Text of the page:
Critical Local Blood Need Continues: Special Holiday Weekend Hours Set at Donor Centers


TULSA, Okla. – Oklahoma Blood Institute’s (OBI) critical need for blood, announced Monday, continues.  Currently, the state’s blood center has less than a typical, two-day supply for patients in the 150 Oklahoma medical facilities it serves. 

Due to the urgent need, Oklahoma Blood Institute Donor Centers have extended hours during the Easter holiday weekend to make giving blood more convenient.  Centers listed will be open 7:30 a.m. to 6 p.m. through Friday, Apr. 2, and 7:30 a.m. to 2 p.m., Saturday, Apr. 3.

Tulsa, 4601 E. 81

Ponca City, 518 N. 14

Edmond, 3409 S. Broadway
Oklahoma City, 5105 N. Portland
Oklahoma City, 1001 N. Lincoln Blvd.
Norman, 1004 24th Ave. N.W.
Ada, 1930 Stonecipher Blvd.
Ardmore, 1420 Veterans Blvd.
Enid, 301 E. Cherokee
Lawton, 211 S.W. “A” Ave.

Easter Sunday, Apr. 4, these donor centers will open 1 to 5 p.m.:

Tulsa, 4601 E. 81

Oklahoma City, 5105 N. Portland

Edmond, 3409 S. Broadway

Ardmore, 1420 Veterans Blvd.

Enid, 301 E. Cherokee

Appointments can be made by visiting www.obi.org or calling 1-877-340-8777.

“We’re facing a very serious situation that’s requiring these extra measures.  We’re pleading for blood donors this weekend,” John Armitage, M.D., President and CEO, said.  “The blood supply is vulnerable, and we wouldn’t be opening on Easter Sunday if we weren’t very concerned about meeting the needs of patients in our state during the next week.  We are sincerely grateful to donors who make it a priority to give now, and to our staff working on Easter to support our mission.”

All healthy adults, 17 and older, are encouraged to give blood at a donor center or area blood drive within the next few days.  All blood types are needed.  Whole blood can be donated every 56 days. Those with O Negative blood types are especially asked to give, since they comprise only nine percent of the population but have the blood type that can be universally used until the blood type of a patient in urgent need can be determined.

Schedule of upcoming Northeastern Oklahoma blood drives:
Monday, April 5 (4-7pm) Bounce-U “In Honor of Baby Emma Routh”, Tulsa
Monday, April 5 (11am-2pm) Broken Arrow Rotarians, Broken Arrow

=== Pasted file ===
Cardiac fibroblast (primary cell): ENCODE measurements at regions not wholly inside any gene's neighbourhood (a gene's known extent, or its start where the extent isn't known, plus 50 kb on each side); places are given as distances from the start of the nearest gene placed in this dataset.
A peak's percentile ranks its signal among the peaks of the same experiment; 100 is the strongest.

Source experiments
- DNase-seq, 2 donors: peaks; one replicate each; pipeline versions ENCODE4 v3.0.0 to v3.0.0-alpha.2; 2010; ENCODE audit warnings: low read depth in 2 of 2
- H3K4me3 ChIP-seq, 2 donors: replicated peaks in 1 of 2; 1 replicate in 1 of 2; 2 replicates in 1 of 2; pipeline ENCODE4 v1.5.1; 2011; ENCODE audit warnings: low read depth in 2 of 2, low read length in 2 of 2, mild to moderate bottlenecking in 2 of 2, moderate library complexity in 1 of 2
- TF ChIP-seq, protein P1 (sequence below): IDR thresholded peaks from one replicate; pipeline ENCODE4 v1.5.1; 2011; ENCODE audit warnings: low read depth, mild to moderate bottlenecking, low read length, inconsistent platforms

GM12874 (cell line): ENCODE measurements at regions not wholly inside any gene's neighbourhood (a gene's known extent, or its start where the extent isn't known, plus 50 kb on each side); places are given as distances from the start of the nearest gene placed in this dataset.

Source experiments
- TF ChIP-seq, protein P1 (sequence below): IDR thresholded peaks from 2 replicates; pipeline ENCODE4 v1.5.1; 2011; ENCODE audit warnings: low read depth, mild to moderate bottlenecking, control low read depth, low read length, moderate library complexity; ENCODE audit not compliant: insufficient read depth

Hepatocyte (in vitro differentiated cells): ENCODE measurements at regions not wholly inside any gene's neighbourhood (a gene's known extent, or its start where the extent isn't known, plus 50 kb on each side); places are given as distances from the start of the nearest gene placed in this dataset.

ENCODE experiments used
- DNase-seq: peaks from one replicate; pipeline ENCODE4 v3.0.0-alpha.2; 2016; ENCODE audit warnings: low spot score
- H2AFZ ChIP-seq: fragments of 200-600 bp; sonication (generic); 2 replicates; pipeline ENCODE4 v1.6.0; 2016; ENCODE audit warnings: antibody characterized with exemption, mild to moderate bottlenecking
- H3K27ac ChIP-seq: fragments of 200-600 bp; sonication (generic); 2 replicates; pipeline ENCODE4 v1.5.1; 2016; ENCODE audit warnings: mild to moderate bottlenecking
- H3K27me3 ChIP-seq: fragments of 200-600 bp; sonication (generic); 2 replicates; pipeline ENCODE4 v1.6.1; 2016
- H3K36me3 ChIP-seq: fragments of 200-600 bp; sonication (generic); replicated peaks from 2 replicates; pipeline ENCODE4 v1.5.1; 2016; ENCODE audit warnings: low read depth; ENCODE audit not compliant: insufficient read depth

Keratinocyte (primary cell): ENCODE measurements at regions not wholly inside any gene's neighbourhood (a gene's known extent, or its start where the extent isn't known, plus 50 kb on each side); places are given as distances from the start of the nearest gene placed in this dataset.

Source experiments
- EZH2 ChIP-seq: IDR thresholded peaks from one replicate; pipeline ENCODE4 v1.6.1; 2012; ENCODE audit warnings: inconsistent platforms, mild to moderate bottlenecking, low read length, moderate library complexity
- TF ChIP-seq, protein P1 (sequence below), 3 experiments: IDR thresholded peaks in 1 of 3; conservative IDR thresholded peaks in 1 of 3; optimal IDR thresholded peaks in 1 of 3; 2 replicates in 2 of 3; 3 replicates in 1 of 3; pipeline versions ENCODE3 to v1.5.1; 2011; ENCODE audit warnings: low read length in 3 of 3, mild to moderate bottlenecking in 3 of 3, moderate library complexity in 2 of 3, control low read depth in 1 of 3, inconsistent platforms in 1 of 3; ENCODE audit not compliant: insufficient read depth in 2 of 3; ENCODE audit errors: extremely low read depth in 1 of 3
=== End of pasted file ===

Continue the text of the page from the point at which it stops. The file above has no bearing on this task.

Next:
Tuesday, April 6 (9am-3pm) Cherokee Nation, Tahlequah
Tuesday, April 6 (Noon-5:30) Sam Hider Clinic, Jay
Wednesday, April 7 (3-7pm) Wilson Schools, Coalton
Thursday, April 8 (11am-4:30pm) Oklahoma School For The Blind, Muskogee
Thursday, April 8 (noon-4pm) Northeastern State University, Broken Arrow Campus
Friday, April 9 (10:30am-3pm) Bacone College, Muskogee Campus
Friday, April 9 (10am-4pm) SouthCrest Hospital, Tulsa

The shortage has occurred even though more donors are turning out to give than in previous years.  “We have seen some 1,300 more people give blood this March as compared to last year, but the needs of our partner hospitals have spiked,” Armitage says. “Even with use of reliable forecasting methodologies and solid coordination with hospitals on a daily, sometimes even hourly basis, the increase in need could not be foreseen. 

“While some hospitals may not be utilizing more, others are,” Armitage explains.  “It varies, as you would expect, but as a blood center, we have not seen this trend in recent years, nor did we anticipate it now.”

OBI provides every drop of blood used by patients in most hospitals statewide, including all Oklahoma City metro-area hospitals. Oklahoma Blood Institute Tulsa Center provides blood to 25 medical facilities in Northeastern Oklahoma including the Saint Francis Health System, SouthCrest Hospital, Tulsa Spine and Specialty Hospital and Tulsa Life Flight.  

“Blood is currently available to meet patients’ need at the hospitals we serve. However, our reserve levels, the projections for need and expected donors within the next few days cause us great concern.” Armitage said.

One in three people will need blood in a lifetime. 

However, of those eligible to donate blood in the U.S., less than five percent actually give each year.

Each time a person donates blood with Oklahoma Blood Institute, it can save the lives of as many as three people.

Oklahoma Blood Institute is the twelfth largest, non-profit blood center in America.   

Updated 04-02-2010

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